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Historic Broadway Theatre To Be Torn Down If Not Repaired

Jasmine Jones
Cape Girardeau Historic Broadway Theatre, seen here with scaffolding for repair and support rods

After a fire scorched the building in March, the Broadway Theatre in downtown Cape Girardeau has been given 90 days to get up to code or be demolished by the City, according to the Sept. 13 condemnation hearing. Hosting everything from vaudeville performances to beauty pageants and cooking shows, the 1921 historic theater was once known as the finest theater between Memphis and Cape Girardeau. During the '90s, the theater was occupied by a "one-dollar" movie theater but became vacant once its tenant moved to the mall, remaining vacant to this day. 

Southeast historic preservation program coordinator Steven Hoffman takes his classes through the theater as an example of a historic building pre-rehabilitation. For almost 20 years, Hoffman has brought his classes through the building and held his most recent tour Oct. 6. 

Historic preservation student Josh Stinson said a typical tour begins with a safety brief before the students put on their hard hats and form a line behind their professor to enter the building. On their most recent tour, the students got a glimpse at the Broadway Theatre post-fire. 

"The front entrance has fallen into a state of disrepair," Stinson said. "However, the main body of the theatre and the balcony is in great structural condition and could be rehabilitated into a wonderful venue."

"It's not that much worse than it was before the fire," Hoffman said. "The front section is fire damaged, but prior to the fire, the roof was in such bad condition. It would have needed to be replaced, anyway." 

According to Hoffman, the fire damage is concentrated in the theater's front lobby and the offices above it. The center auditorium is in "pretty good" shape and still includes original light fixtures, historic fabric and decorative plaster. Hoffman said what needs to be fixed most urgently is the front facade and roof. 

"Honestly, the week before the fire, I took my class there and said, 'Look at that front wall. It is going to fall into the street, but hopefully not today!'" Hoffman said.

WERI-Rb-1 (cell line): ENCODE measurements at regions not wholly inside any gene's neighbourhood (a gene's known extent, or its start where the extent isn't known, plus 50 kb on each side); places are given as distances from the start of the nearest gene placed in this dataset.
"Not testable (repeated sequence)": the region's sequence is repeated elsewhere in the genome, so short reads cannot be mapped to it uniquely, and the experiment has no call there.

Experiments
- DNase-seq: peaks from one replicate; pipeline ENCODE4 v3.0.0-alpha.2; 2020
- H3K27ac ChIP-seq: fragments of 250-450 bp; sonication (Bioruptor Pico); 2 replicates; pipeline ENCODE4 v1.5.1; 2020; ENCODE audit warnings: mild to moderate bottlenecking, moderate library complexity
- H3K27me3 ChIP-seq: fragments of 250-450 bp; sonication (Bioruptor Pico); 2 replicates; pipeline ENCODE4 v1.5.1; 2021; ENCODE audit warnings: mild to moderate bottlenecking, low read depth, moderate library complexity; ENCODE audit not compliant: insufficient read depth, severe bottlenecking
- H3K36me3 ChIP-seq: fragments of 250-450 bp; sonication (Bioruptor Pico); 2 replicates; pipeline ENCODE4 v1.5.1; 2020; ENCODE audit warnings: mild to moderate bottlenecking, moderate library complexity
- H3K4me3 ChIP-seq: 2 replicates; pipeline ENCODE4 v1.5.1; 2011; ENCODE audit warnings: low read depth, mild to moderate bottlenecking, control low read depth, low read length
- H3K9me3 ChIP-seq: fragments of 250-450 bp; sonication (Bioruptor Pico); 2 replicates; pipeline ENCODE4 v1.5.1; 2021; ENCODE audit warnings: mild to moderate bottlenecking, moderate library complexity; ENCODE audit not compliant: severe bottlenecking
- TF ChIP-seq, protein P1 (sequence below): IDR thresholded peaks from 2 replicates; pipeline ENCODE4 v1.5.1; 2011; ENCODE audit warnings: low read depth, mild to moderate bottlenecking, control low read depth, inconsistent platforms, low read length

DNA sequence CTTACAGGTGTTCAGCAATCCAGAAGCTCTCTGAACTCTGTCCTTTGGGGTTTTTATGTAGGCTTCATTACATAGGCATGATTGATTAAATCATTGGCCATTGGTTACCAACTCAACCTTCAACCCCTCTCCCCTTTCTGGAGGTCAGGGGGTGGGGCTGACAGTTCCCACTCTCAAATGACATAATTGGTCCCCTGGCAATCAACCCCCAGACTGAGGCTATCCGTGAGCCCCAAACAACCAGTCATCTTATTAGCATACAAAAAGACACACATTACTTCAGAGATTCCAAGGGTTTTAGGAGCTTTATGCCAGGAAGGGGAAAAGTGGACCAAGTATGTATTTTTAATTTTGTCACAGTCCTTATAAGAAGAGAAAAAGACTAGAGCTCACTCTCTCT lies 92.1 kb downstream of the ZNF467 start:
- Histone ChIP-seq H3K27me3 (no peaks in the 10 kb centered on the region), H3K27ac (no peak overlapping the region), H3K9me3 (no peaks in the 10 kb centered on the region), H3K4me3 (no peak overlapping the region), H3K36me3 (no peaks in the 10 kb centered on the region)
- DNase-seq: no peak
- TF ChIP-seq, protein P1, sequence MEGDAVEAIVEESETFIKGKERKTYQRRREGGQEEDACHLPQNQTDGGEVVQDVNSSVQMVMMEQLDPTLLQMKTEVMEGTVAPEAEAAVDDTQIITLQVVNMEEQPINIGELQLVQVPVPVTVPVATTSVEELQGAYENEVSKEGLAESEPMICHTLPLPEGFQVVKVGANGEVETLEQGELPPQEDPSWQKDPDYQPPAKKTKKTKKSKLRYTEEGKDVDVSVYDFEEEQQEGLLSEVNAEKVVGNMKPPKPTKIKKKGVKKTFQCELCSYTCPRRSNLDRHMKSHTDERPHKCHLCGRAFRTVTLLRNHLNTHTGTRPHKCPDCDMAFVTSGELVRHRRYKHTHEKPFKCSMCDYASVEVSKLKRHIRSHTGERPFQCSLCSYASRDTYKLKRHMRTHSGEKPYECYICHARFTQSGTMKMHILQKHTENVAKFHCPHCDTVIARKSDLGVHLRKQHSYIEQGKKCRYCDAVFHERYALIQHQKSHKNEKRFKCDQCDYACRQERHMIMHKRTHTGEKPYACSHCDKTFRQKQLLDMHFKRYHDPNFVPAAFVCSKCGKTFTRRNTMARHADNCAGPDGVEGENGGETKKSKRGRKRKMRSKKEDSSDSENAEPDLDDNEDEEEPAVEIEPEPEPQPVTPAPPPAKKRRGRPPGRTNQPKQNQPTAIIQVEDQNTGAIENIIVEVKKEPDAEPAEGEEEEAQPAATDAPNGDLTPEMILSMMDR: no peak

The front wall did not fall into the street and is now secured with scaffolding as a temporary fix before enough funds are raised by the not-for-profit Cape Broadway Theatre to properly repair the damage. The previous owner of the Broadway Theatre donated the building to the not-for-profit shortly after the fire in March. Hoffman has not heard if the organization has received a final quote for fixing the front facade and roof, but the rough estimate is between $150,000 and $200,000.

"[Making those repairs] would be a huge benchmark," Hoffman said. "Because once you fix the envelope of the building, it's not going to deteriorate anymore, and then you can begin to embark on the bigger fundraising tasks."

As for the 90-day deadline, Hoffman believes the City will continue to extend it as long as progress is being made to repair the theater. With ongoing fundraising efforts, Hoffman said the not-for-profit should have no problem getting an extension. 

"[The City of Cape Girardeau] doesn't want to see it torn down," Hoffman said. "Yes, it's going to be expensive to fix [the theater], but it's going to be really expensive to tear it down and be left with an empty lot."

If the Broadway Theatre is restored, Hoffman said it is likely to become a flexible auditorium space where weddings, meetings and traditional performances could be held. This renovation would involve taking out the 1970s seats to open up the center of the auditorium for flexible seating. 

"Going on these tours helps students appreciate the historic buildings and appreciate the effort that people go through to preserve them," Hoffman said. "But it also helps [the students] understand that with a little vision and a little cash, you can make it work."

You can donate to help restore the historic Broadway Theatre and learn more about the not-for-profit's efforts to bring the building back to life on their Facebook page.

The Southeast Arrow is a contributing partner with KRCU Public Radio.

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